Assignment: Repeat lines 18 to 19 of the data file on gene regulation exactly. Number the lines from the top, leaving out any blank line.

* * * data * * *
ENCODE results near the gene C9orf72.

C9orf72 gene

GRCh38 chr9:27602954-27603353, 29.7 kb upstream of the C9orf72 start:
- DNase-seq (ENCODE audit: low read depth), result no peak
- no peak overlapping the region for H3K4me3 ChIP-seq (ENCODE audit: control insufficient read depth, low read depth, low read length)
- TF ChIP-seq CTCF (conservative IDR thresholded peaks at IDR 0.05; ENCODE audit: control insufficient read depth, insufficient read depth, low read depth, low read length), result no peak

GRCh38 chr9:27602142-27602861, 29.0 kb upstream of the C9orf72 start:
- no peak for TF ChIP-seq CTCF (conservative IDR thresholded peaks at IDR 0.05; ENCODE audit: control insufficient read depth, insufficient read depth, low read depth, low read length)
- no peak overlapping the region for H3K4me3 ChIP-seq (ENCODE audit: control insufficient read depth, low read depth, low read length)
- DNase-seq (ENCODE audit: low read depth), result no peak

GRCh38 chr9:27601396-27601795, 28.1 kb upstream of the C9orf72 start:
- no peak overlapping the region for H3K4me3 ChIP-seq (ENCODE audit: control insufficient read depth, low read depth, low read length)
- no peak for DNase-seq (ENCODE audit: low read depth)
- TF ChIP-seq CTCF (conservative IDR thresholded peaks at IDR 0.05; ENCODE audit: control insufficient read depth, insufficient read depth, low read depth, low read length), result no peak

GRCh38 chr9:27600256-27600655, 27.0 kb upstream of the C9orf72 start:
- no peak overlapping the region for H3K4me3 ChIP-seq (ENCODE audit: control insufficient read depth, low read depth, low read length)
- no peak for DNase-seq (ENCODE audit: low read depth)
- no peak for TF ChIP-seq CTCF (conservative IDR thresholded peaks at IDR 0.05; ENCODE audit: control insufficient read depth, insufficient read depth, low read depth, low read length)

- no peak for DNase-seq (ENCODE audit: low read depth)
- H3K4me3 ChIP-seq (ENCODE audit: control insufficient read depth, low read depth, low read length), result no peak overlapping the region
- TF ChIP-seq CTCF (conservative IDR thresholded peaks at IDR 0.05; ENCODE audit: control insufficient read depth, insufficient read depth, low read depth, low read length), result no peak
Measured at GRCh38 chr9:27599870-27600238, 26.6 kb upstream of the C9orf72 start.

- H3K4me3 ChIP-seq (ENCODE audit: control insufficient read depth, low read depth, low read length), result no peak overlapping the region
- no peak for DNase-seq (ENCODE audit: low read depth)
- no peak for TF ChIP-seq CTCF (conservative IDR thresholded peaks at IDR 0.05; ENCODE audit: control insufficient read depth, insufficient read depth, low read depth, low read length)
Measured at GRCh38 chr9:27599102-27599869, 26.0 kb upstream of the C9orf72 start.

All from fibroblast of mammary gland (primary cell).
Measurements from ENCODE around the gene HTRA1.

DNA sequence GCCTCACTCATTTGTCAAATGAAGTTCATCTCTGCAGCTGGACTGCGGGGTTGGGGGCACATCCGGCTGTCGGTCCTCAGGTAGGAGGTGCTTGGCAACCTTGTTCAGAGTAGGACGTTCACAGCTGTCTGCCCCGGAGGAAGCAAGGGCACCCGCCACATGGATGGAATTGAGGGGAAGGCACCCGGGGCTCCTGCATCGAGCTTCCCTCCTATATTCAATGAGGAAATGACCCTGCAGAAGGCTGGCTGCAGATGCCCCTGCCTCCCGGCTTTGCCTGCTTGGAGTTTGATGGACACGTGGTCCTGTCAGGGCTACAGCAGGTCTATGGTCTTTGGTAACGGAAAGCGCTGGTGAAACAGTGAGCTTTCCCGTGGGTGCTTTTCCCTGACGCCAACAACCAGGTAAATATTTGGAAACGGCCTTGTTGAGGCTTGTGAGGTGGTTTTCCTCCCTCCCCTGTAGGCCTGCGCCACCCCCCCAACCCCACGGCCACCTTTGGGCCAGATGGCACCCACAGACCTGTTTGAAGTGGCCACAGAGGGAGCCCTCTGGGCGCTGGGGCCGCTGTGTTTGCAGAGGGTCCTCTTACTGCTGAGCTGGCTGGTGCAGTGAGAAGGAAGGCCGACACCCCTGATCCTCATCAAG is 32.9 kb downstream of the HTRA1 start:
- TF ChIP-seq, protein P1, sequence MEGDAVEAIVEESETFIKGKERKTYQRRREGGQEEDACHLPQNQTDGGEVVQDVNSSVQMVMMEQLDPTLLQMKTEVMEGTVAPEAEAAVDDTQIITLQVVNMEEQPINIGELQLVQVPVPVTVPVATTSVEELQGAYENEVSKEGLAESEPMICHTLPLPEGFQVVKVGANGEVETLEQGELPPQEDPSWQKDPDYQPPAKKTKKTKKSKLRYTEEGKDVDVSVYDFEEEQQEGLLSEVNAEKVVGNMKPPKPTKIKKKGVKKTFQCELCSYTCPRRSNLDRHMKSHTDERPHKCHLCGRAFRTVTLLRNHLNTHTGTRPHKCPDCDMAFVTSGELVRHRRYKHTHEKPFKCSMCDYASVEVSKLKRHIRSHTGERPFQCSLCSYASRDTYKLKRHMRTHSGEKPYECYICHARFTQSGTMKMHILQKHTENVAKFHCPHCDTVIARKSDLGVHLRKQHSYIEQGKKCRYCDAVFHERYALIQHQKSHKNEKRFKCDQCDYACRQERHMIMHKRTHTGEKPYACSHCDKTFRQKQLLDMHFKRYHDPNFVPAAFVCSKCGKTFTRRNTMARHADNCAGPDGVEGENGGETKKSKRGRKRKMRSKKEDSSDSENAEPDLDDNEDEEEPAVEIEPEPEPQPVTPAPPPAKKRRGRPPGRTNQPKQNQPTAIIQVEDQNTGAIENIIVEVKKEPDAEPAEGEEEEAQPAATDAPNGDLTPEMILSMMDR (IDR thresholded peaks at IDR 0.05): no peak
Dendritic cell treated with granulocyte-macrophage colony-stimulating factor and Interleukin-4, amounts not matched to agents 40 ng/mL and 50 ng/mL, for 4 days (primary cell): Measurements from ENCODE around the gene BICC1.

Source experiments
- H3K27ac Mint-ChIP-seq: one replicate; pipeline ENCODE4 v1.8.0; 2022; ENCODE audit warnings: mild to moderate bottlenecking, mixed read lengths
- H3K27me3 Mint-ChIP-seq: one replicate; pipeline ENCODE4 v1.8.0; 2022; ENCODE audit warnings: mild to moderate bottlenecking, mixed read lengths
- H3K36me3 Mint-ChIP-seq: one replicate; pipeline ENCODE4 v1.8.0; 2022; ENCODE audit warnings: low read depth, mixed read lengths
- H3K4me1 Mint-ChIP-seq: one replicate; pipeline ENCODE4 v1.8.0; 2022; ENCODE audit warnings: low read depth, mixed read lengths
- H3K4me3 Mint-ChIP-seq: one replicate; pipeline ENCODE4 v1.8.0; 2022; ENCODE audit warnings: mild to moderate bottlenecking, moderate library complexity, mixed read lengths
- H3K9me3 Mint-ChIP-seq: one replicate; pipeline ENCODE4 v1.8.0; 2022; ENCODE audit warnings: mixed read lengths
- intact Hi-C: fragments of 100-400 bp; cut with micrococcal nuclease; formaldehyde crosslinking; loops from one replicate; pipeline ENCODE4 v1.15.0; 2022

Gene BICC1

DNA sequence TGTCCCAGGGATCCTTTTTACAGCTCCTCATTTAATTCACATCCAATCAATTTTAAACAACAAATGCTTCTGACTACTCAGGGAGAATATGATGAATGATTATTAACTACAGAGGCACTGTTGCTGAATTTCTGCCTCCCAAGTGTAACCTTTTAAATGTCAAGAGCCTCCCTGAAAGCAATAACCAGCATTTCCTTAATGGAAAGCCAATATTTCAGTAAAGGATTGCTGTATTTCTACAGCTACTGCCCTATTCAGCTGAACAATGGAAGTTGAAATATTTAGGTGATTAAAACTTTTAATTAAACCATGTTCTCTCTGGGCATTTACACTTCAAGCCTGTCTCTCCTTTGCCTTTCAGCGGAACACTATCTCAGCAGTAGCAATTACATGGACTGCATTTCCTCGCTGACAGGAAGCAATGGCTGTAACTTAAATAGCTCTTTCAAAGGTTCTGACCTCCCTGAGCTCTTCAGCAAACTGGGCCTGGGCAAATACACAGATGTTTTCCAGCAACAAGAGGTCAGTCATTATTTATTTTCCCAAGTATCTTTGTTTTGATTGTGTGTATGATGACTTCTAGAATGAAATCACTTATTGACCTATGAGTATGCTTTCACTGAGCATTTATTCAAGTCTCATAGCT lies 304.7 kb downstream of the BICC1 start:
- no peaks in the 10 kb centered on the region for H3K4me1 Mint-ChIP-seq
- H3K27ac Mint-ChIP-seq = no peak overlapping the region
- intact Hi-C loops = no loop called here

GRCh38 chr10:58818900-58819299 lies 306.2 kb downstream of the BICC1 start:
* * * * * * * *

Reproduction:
- no peak for TF ChIP-seq CTCF (conservative IDR thresholded peaks at IDR 0.05; ENCODE audit: control insufficient read depth, insufficient read depth, low read depth, low read length)

- no peak for DNase-seq (ENCODE audit: low read depth)